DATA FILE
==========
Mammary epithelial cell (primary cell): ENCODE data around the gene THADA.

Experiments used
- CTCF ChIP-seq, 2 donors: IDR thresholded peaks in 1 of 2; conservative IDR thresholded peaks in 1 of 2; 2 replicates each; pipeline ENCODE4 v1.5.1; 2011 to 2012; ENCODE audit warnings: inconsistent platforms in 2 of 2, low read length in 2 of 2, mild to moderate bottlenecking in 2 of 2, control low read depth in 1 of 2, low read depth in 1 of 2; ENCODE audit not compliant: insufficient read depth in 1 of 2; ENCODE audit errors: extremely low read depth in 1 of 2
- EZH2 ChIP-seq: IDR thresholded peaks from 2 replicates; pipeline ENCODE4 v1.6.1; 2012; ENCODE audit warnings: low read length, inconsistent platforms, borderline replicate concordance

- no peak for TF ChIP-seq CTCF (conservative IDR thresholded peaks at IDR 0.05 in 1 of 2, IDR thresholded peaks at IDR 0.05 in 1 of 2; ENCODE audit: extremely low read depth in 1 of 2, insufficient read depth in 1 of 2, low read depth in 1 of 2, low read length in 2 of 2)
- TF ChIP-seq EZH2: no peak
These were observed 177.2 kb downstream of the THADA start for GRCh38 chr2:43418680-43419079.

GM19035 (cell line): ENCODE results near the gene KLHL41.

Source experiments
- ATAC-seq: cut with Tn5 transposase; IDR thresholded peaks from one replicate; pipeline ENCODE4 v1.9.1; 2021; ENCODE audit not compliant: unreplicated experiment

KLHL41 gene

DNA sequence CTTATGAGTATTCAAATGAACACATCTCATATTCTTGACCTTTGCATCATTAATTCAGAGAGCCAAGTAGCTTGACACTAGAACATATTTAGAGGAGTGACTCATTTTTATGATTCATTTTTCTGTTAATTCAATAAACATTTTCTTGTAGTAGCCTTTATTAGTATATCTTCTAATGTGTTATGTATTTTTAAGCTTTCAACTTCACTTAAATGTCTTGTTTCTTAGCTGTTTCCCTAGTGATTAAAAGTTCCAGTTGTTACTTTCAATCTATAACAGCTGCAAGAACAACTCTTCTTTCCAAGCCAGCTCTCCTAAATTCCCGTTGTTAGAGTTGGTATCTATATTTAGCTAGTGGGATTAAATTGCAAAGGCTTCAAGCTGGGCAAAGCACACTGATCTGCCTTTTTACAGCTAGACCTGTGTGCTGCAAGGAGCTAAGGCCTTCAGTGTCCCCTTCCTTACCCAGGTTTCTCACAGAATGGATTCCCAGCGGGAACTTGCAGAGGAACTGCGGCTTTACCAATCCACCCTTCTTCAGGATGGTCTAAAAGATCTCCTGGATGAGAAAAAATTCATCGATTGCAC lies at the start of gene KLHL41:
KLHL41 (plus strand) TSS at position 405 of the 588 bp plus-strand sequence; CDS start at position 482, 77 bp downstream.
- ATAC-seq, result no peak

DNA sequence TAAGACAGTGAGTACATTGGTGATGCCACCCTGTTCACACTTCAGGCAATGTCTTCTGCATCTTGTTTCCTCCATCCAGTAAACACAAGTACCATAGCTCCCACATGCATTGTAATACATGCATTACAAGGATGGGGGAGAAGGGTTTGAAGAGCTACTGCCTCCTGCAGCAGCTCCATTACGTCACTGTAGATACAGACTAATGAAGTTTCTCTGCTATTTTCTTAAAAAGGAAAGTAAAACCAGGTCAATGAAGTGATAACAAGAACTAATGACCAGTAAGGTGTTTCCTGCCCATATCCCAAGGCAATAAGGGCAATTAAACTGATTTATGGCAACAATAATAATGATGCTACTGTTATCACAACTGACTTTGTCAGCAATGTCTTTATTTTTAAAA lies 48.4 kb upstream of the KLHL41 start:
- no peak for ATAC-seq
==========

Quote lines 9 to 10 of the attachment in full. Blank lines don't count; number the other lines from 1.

Source experiments
- ATAC-seq: cut with Tn5 transposase; IDR thresholded peaks from one replicate; pipeline ENCODE4 v1.9.1; 2021; ENCODE audit not compliant: unreplicated experiment